At the end of October, members of the OASIS international open standards consortium approved version 1.0 of the Advanced Message Queuing Protocol (AMQP), an enterprise-level messaging protocol, as an OASIS Standard.
Active support by Red Hat, Microsoft, VMware, INETCO and a plethora of other vendors makes this a very credible standard. Active support by JPMorgan, Bank of America, Deutsche Börse, Goldman Sachs, Credit Suisse, the US Department of Homeland Security, and other large end users guarantees it’s a standard that will be seen in the enterprise at the very least.
The standardization of AMQP marks a turning point in the industry, a turning point from the past, consisting of a small number of enterprise-capable proprietary systems plus numerous, specific-purpose “roll your own” protocols, to the future, consisting of a standard messaging protocol used to interconnect products and services from a large number of vendors. In fact, with a modest degree of luck, AMQP will do to middleware messaging what TCP did for computer-to-computer communications, IEEE 802 did for local area networking, and HTTP did for the Internet.
The standardization of AMQP signals the death knell for proprietary messaging systems. Large end users have signaled by their participation in the AMQP standards group—and their use of products developed with the protocol—that they are tired of being held hostage to proprietary messaging systems. Even if AMQP does not itself end up being the ultimate messaging standard, the word is out that the way to connect services is by open standards. Translation: If vendors do not want to use AMQP, they still need to be ready to propose an alternate open standard. Proprietary messaging systems are a thing of the past.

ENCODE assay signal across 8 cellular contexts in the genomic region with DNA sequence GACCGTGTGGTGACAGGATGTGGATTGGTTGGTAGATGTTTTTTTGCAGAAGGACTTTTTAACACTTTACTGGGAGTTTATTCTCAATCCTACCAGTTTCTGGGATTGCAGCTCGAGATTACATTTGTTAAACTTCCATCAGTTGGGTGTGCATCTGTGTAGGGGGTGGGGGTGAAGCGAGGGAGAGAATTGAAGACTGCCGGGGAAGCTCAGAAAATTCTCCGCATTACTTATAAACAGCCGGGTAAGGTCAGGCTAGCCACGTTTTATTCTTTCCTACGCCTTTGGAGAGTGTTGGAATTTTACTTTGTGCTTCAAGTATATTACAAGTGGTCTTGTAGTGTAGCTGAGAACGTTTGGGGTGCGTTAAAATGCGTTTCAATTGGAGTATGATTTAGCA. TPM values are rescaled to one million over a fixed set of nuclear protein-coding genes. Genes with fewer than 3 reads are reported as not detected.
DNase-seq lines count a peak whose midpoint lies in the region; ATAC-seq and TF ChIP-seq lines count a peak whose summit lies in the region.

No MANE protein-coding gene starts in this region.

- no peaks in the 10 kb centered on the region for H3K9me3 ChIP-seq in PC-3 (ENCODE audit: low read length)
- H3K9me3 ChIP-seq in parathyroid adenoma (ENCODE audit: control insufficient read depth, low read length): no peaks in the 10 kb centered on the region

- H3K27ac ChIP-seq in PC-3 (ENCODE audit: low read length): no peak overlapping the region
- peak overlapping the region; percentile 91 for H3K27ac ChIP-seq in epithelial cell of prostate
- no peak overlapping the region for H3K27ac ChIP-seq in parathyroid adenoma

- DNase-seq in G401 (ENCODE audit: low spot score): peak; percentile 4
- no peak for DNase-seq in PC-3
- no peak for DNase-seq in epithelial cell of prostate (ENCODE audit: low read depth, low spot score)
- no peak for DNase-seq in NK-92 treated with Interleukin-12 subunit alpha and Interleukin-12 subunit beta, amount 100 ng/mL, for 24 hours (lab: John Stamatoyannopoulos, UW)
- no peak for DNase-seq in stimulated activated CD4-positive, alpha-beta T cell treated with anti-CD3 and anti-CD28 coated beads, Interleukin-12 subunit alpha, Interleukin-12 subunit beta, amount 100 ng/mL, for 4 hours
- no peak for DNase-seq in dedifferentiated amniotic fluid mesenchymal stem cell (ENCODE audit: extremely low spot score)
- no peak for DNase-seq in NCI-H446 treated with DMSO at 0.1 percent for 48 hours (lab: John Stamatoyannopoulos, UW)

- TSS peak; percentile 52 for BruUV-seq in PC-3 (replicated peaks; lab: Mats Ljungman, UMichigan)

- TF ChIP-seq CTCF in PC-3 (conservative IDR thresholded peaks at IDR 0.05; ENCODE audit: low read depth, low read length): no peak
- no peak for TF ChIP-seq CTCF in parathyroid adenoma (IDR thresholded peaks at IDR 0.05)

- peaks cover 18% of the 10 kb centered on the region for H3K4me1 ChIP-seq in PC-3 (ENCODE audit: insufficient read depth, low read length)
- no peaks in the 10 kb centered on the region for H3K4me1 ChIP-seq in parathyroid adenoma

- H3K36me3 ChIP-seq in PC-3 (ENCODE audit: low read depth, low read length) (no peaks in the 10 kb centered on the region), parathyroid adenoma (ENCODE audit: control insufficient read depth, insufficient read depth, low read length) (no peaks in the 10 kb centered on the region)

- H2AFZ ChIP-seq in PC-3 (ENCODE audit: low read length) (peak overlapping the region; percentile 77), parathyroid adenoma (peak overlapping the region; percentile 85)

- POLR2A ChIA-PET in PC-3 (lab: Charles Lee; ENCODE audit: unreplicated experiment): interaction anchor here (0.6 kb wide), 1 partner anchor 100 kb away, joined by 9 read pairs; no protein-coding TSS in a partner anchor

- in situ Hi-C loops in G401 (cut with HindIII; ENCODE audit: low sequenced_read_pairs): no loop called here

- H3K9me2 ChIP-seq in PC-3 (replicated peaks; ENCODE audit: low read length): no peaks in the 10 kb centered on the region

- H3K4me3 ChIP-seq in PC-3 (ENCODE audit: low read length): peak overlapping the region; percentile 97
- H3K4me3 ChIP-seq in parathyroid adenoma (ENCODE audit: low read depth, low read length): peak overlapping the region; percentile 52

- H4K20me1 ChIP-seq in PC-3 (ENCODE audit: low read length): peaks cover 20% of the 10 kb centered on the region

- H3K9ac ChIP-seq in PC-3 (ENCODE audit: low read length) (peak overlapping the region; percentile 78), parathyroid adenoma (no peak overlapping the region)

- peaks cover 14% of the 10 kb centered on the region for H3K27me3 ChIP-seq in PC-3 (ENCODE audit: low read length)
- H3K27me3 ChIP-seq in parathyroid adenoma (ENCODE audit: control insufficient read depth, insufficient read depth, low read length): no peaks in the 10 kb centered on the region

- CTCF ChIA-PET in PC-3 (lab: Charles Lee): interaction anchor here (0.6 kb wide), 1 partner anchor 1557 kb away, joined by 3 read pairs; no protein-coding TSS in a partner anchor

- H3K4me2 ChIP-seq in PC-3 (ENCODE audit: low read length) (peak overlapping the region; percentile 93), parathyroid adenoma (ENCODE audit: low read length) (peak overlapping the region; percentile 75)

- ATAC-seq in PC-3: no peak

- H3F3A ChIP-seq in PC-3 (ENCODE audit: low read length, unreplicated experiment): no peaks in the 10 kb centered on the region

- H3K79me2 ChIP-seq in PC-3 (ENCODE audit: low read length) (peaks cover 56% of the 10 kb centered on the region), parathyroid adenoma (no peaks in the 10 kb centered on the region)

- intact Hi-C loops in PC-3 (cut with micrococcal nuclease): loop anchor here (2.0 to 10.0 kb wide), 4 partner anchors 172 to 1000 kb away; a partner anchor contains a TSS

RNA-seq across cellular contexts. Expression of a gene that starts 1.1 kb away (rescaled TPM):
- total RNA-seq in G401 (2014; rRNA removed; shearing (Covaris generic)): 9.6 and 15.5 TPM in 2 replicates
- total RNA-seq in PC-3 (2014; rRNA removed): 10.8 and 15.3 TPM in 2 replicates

What justification is there for this confidence? Well, the big push over the past few years has been to connect products and services from multiple vendors into ever-larger total solutions. In the days when distributed systems existed within the enterprise itself, the different components could be provided by a single vendor using a proprietary messaging technology. In the current environment of cloud and service-based computing, this is no longer the case. Different components come from different vendors: some big, some small, some Linux, some Microsoft, some in North America, some in Europe, some written in Java, some in .NET, and so on. Connecting all these via proprietary technologies is just not an option.
An excellent way to ascertain when an area is ripe for standardization is to look at the external environment. In the case of messaging protocols, the increasing activity in the area of “open-source” protocols of various types, along with the increased interest and adoption rates by large organizations, has made it clear that the time has come for a standard. Likewise, when vendors and organizations large and small start working together, it is inevitable that the end result will be a standard that will revolutionize the space.